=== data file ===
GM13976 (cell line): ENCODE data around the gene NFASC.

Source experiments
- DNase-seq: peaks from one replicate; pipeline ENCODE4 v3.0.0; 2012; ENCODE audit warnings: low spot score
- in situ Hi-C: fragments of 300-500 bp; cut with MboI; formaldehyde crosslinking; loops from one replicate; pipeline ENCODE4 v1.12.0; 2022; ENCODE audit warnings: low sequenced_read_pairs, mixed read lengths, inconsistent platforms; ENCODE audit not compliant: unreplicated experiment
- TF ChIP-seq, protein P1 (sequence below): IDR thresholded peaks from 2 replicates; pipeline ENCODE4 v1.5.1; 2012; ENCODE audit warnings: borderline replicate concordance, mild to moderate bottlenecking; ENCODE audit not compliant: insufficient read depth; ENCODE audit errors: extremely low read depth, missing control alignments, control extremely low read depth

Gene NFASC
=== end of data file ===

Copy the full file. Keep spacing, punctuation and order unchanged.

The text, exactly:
GM13976 (cell line): ENCODE data around the gene NFASC.

Source experiments
- DNase-seq: peaks from one replicate; pipeline ENCODE4 v3.0.0; 2012; ENCODE audit warnings: low spot score
- in situ Hi-C: fragments of 300-500 bp; cut with MboI; formaldehyde crosslinking; loops from one replicate; pipeline ENCODE4 v1.12.0; 2022; ENCODE audit warnings: low sequenced_read_pairs, mixed read lengths, inconsistent platforms; ENCODE audit not compliant: unreplicated experiment
- TF ChIP-seq, protein P1 (sequence below): IDR thresholded peaks from 2 replicates; pipeline ENCODE4 v1.5.1; 2012; ENCODE audit warnings: borderline replicate concordance, mild to moderate bottlenecking; ENCODE audit not compliant: insufficient read depth; ENCODE audit errors: extremely low read depth, missing control alignments, control extremely low read depth

Gene NFASC